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9 tips to help reduce intoxicated driving risks during the holidays

December 20, 2016

Festive, work-related events require attention from employers.

Andy Peterson

Commercial Auto Segment Director, Risk Engineering

As the Commercial Auto Segment Director for Risk Engineering at Zurich in North America, Andy... About this expert

server and drink

The news in 2016 has been filled with stories about Pokémon Go and various other activities that can result in distracted driving. We hope these stories have pushed companies to work on managing distracted driving risks in their operations. However, as we approach the holiday season, it’s a good time to focus more on “buzzed” and drunken driving risks. While parties and other seasonal festivities are great opportunities for families, friends and co-workers to get together, they can also increase risks for your business and employees when alcohol is part of the celebration.

Drunk driving and your employees
While traffic fatalities involving alcohol have been reduced by nearly half in the past 35 years, there are still far too many. Nationally in 2015, 35,092 people were killed in motor vehicle traffic crashes and 29 percent (10,265) died in crashes, where a driver had a blood alcohol concentration over the limit of .08.

Of course, no business wants its employees to drive while impaired. Companies can take some steps to help keep things on the right track throughout the holiday season.

Consider sharing these suggestions from the National Highway Traffic Safety Administration (NHTSA) with your employees:

  • Plan ahead: If you will be drinking, plan on not driving. Plan your safe ride home before the party starts. Designate a sober driver ahead of time.
  • Commit to not drive "buzzed" or drunk: If you become intoxicated, do not drive for any reason. Call a taxi, phone a sober friend or family member or use public transportation.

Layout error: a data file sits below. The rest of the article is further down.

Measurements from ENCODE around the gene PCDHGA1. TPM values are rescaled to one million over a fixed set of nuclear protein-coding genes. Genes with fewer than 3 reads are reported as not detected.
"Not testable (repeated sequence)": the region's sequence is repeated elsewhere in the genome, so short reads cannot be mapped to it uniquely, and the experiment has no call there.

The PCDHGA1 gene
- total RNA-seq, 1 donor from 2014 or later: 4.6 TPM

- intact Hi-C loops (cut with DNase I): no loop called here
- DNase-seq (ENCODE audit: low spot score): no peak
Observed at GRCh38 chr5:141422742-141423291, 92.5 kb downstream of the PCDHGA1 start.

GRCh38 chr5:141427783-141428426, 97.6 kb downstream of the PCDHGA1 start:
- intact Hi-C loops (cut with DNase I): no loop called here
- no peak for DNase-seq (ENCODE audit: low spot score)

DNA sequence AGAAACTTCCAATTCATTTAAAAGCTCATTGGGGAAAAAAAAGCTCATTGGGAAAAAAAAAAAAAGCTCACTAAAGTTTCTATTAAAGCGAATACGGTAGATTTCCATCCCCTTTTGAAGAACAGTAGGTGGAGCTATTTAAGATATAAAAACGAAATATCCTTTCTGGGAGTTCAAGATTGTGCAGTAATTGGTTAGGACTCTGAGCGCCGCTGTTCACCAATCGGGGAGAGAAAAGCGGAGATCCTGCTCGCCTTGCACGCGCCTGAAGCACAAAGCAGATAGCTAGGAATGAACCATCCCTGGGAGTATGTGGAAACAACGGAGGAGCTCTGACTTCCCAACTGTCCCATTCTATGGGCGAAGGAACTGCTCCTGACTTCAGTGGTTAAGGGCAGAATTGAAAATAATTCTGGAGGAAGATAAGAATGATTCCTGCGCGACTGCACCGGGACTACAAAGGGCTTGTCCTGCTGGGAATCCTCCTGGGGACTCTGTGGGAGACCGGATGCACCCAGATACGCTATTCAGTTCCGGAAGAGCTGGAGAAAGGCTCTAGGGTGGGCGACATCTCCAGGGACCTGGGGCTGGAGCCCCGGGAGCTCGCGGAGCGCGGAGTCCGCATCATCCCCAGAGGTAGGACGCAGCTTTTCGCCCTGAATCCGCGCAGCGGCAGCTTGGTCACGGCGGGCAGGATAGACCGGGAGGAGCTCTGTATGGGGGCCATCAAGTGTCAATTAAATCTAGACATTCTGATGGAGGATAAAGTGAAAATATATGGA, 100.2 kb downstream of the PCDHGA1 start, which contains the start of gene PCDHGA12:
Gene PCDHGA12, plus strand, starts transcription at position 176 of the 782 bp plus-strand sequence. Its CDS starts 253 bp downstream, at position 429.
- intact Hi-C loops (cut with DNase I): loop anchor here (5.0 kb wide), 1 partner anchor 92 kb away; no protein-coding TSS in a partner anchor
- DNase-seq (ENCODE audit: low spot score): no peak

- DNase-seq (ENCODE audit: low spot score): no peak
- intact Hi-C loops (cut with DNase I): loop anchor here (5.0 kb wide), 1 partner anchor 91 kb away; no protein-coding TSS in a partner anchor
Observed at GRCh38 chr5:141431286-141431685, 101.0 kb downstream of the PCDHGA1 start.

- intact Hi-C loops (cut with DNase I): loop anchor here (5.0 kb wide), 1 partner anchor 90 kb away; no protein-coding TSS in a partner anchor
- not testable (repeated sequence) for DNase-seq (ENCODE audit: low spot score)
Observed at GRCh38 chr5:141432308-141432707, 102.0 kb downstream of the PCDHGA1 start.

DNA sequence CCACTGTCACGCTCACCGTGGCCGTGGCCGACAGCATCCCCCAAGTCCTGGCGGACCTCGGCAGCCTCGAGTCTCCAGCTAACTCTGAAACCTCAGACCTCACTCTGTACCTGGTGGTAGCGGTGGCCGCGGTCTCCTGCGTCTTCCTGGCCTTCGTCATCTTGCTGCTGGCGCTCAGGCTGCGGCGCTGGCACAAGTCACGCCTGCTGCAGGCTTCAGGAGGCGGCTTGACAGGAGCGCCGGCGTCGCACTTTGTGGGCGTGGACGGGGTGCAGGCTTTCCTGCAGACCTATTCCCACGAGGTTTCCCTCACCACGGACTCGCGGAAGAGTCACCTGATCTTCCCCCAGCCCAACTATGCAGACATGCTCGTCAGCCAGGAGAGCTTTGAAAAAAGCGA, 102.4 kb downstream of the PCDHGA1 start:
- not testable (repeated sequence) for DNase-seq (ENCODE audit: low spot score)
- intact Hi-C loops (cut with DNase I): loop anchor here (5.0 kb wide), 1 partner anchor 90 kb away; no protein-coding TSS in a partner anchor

• Watch out for others: If someone you know has been drinking, do not let that person get behind the wheel. Take their keys, take them home or help them arrange a safe way home.
  • Be a good neighbor: If you see an impaired driver on the road, contact your local law enforcement. Your actions could help save someone’s life.

Companies can share these messages with their employees and encourage them to follow the tips by promoting a "Safe Driving Pledge" or asking employees to share their plans for getting to and from a company holiday party. Helping employees consider alternate options is a good way to help raise awareness of drunken driving issues.

It may also be appropriate to remind employees who drive company-provided vehicles or their own vehicles on company business that driving while intoxicated may risk their driving privileges with your company and may affect their job.

Holiday parties and employer liability
Aside from the individual driver risks, companies that host holiday parties where alcohol is consumed may face liquor liability issues if they fail to plan and manage the events properly. Here are some tips to help reduce that risk:

  • Hold the party at an off-site commercial venue rather than your place of business.
  • Have a written and signed contract with the venue that specifically states that the venue is providing a bartender who has received TIPS (Training for Intervention Procedures) or similar training.
  • Consider limiting alcohol to two drinks. Some companies use tools like "drink tickets" to manage this.
  • Beer and wine are generally lower in alcohol content than mixed drinks; consider limiting alcoholic drink selections.
  • Provide transportation or help attendees plan for safe transportation options.

Plan ahead and communicate to help your employees and your company enjoy a happy holiday season!